Monday 3 January was warm and bright. Ulysses, Odysseus, died. If there is god, then Ulysses Kokkinos was on-side that day.
The man who entertained a generation of fans, on and off the football field, my friend, was dead. I got the call just before midday. It stopped me. Shock and denial. It couldn’t be. Could it?
Sorrow rose from the pit of my stomach. I closed the office door, broke to my knees, and wept. Ulysses an extraordinary footballer and a great South Hellas person. It was only a few days earlier we had talked about meeting up – something we once did so casually, had been monstered by COVID-19 and lockdowns over the last two years.
I pulled myself together and readied for a day of phone calls from friends, many part of the SMFC family. We shared stories. And partly in the hope that Ulysses could hear us. We wanted to assure him that he was greatly loved and respected. Ulysses’ journey is over. I hope god –all the gods – have made space for him.
Odysseus’ charm was contagious, it left people lighter. His love of football was equal to his love of people. He was a product of another time. A post-war Greece was emerging, but still poor. Like his namesake Odysseus, he took the opportunity to leave for a new life on the other side of his world.
Ulysses and his family were refugees. They fled from Turkey for Greece during the second series of pogroms against Greeks in 1964. Between 1964–1965 discriminatory measures issued by the authorities of the Republic of Turkey resulted in the forced expulsion of 30,000 Greeks from Istanbul.
As a teen in Greece his football skills quickly rose to the surface. There is no doubt a path existed for him in European football. In 1968 when he returned to Greece for a period, he signed for Panathinaikos, then in its halcyon period under the legendary Hungarian footballer, Ferenc Puskas.
For Ulysses Europe was not enough. At the age of sixteen he became a stowaway in a ship headed for Australia. The Patris carried a cargo of migrants, Greeks, Yugoslavs, and Italians for Australia’s factories.
Ulysses hid in bowels of the ship, packed tight in the third-class migrants’ cabins. A sixteen-year-old stowaway, with no passport, no money, and not even a change of clothes was bound for a distant world, different to anything he knew.
He left his family for a monumental change of life. When I think back to when I was sixteen, my focus was on sneaking back home late without my parents waking.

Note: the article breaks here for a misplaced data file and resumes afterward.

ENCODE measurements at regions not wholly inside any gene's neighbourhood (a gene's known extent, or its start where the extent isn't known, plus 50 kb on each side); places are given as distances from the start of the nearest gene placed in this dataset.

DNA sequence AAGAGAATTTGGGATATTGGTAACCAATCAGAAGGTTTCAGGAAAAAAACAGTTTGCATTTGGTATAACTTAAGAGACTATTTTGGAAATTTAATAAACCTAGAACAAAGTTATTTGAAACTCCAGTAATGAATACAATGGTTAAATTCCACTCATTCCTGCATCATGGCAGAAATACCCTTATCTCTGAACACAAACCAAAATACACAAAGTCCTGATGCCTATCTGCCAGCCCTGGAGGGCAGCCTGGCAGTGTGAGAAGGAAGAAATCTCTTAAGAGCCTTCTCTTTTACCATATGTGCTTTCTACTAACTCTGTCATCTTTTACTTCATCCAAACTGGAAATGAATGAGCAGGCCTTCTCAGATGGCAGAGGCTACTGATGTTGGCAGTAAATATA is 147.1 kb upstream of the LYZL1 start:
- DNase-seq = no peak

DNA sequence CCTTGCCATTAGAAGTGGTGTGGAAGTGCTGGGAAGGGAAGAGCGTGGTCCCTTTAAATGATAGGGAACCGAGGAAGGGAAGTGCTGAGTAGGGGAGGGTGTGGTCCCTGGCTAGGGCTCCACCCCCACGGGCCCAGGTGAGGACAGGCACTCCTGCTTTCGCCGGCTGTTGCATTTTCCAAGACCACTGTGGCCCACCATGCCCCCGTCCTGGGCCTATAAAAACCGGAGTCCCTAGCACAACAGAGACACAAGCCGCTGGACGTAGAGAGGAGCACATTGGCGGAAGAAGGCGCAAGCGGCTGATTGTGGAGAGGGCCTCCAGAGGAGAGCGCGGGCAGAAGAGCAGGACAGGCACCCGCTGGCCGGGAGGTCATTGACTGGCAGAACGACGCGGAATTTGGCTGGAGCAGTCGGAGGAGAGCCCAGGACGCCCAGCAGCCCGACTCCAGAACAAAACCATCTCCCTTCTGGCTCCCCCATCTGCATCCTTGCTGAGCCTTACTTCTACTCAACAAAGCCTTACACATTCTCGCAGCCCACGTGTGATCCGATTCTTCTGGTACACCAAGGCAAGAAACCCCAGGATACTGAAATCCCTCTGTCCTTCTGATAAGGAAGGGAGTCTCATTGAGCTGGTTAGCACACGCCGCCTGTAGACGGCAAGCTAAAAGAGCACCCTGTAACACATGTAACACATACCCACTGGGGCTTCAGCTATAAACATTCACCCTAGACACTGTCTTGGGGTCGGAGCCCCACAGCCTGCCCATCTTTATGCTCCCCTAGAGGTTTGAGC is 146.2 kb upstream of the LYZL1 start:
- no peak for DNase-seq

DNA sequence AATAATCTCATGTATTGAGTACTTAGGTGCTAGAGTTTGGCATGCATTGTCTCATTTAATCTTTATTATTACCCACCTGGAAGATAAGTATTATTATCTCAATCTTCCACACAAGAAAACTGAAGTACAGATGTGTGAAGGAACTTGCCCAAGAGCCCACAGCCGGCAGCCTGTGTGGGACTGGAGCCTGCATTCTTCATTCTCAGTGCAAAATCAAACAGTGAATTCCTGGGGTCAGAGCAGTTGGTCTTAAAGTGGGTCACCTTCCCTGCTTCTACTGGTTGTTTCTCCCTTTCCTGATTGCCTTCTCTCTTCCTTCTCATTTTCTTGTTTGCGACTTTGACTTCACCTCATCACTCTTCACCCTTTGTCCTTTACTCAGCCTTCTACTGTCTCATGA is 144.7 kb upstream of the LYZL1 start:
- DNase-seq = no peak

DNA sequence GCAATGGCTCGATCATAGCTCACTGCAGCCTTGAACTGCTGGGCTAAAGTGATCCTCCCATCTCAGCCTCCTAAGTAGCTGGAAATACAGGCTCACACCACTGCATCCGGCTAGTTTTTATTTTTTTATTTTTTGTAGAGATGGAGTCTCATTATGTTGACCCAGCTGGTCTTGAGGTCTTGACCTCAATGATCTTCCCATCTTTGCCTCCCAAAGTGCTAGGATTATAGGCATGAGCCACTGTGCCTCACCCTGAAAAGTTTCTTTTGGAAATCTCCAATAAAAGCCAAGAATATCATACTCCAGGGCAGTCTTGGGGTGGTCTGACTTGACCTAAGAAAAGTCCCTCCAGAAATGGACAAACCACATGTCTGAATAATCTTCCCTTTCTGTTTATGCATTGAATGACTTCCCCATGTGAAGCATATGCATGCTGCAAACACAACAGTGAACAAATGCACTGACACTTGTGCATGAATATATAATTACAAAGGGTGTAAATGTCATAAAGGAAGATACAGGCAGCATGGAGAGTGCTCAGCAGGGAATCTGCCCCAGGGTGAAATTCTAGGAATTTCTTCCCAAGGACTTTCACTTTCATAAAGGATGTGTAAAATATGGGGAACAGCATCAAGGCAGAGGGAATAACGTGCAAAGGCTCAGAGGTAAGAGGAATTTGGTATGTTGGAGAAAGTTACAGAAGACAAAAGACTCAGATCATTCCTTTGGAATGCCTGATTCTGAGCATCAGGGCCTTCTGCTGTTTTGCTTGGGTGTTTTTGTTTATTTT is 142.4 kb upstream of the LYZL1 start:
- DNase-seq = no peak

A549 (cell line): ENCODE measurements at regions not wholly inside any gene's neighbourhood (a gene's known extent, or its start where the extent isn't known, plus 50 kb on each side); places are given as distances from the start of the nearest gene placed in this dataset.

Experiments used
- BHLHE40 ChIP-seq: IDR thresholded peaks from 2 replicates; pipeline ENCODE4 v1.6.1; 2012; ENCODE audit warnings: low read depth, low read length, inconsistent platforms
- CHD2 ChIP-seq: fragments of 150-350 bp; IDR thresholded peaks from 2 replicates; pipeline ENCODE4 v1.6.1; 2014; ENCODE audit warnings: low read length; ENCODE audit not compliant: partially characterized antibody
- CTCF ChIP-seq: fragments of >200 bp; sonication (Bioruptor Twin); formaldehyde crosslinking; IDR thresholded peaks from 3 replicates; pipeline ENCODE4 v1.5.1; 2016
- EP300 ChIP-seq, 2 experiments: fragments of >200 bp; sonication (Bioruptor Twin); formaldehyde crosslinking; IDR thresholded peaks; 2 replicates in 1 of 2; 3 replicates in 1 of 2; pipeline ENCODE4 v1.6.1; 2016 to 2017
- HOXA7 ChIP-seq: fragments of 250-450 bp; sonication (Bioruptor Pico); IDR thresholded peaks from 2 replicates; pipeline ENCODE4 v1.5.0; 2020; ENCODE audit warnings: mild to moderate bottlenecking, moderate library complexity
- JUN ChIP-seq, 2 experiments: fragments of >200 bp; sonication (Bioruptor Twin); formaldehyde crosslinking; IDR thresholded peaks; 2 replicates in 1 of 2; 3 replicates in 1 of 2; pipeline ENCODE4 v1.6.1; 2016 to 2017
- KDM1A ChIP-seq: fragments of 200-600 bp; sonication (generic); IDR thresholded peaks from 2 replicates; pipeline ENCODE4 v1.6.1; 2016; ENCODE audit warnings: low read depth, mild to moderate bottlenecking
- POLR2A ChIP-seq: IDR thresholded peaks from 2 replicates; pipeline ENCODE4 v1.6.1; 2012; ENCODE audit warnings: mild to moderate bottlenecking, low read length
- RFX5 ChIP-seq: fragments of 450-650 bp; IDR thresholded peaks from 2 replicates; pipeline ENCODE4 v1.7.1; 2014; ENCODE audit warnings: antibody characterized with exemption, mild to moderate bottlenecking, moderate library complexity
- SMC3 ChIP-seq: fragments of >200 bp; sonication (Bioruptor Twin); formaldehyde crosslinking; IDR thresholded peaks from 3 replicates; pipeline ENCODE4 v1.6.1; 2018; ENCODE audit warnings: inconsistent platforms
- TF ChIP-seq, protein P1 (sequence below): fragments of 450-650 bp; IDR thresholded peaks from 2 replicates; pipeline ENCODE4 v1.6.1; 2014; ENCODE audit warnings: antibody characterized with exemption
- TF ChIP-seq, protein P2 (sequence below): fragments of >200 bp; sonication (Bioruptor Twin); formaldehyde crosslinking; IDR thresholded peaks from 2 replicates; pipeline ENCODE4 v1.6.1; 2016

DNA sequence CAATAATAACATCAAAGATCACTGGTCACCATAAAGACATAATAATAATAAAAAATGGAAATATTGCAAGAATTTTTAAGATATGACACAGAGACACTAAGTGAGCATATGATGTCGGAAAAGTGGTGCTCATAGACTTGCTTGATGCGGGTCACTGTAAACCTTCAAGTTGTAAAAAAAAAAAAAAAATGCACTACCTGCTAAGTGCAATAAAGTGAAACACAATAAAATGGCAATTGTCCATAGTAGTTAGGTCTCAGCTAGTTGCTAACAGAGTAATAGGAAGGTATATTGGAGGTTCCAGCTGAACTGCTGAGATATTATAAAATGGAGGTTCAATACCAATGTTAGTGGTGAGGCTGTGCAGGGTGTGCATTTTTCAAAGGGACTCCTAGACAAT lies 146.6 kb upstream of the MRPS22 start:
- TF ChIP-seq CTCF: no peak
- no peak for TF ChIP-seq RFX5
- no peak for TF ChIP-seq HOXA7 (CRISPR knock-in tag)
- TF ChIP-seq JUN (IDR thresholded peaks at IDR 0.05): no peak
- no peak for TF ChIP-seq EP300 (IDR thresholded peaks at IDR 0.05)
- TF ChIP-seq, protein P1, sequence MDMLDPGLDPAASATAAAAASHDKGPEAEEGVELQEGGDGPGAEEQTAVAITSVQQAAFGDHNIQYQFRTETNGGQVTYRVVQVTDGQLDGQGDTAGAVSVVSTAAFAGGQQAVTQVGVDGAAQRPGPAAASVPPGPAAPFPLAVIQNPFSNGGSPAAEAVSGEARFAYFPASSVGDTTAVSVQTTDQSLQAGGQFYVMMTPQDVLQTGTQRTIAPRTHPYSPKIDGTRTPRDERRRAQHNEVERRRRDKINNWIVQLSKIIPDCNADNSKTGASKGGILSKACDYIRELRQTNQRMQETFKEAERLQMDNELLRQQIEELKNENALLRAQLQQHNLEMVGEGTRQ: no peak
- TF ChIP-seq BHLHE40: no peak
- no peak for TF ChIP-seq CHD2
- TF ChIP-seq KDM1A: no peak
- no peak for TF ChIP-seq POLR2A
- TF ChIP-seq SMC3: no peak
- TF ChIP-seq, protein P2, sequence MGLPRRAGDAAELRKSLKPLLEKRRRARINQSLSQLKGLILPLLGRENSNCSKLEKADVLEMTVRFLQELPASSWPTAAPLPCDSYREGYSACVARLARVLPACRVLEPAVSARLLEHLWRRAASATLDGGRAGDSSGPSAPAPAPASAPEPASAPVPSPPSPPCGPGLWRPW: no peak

The Patris docked in Fremantle, where Ulysses jumped ship armed with an address of a kindly Greek who provided him a change of clothes and a one-way train ticket to Melbourne.
Melbourne was the new home to a growing Greek immigrant community. It was in Melbourne that he found a welcome space in South Melbourne Hellas. Ulysses soon established himself as one of the most enigmatic forwards in Australian football.
He grabbed the hearts of Hellas supporters, new migrants crowding poor inner-city suburbs of Melbourne. Football for them was more than sport, or entertainment. It was essential in developing community wellbeing, a time out of time, as they toiled day in day out to carve a life in a new world.
Ulysses’ story is well documented, I won’t recount his football feats. However, it is worth highlighting some achievements during his time with Hellas. Ulysses Kokkinos scored, 15 State League goals in his first full season in 1967 and won the club’s Golden Boot, in 1970 he scored another seven goals and won a joint South Melbourne Hellas Golden Boot with Armstrong and David Gorrie. With Ulysses Hellas won the Ampol Cup in 1970, the Dockerty Cup 1974, and 1975, and became State League Champions 1974. He was also Victorian representative on many occasions.
Odysseus was good at making friends, Jim Pyrgolios, John Daperis and Jimmy Armstrong were some of his closest. During a short stint at Heidelberg Utd, he added to his caravan of friends, such as, Gary Cole, George Katsakis and more.
The community of football was his family. The world that got the best of his personality.
He was also a father and a grandfather. When his son John died in Perth last year darkness came and settled, and Ulysses was never the same again.
He had his dalliances, demons, and struggles. He lived life to the full. There is a reason Ulysses was often referred to as ‘the George Best of Australian soccer’. His was a young and adored bon vivant in the sexual revolution that marked 1970s.
Women flocked around him, and men wished they were him. The Sunday Observer described him as “Dark haired, brown-eyed and beautifully proportioned.” At 25, he publicly condemned a ruling by the VFL that banned players from having sex 24 hours before a game, describing it as “ridiculous” and saying it was likely to make players play badly. He had as one of his teammates said, “a colourful personality.”
Ulysses had looks and charm and was brilliant on the field. He bathed everyone with his glow. He always greeted friends with a hug, then broke into a huge smile. He looked directly into your eyes to build connection.
The last time I saw him was at the FFA Cup match between South Melbourne and Melbourne City. I hosted him in the corporate room.
Old as he was, he was young again, talking, hugging old friends and supporters. Ulysses was happiest and at his best at South Melbourne, with the club and the people he loved, and loved him back.
Every time we lose someone, a fragment of our past dies along with them. With Ulysses Kokkinos a generation of football goes with him. Odysseus’ loved football and loved life.
My dear friend you will be deeply missed.
Peter Kokotis is a Board Director of South Melbourne Football Club (SMFC) and contributes commentary on football across media. He was a dear friend of Ulysses (Odysseus) Kokkinos.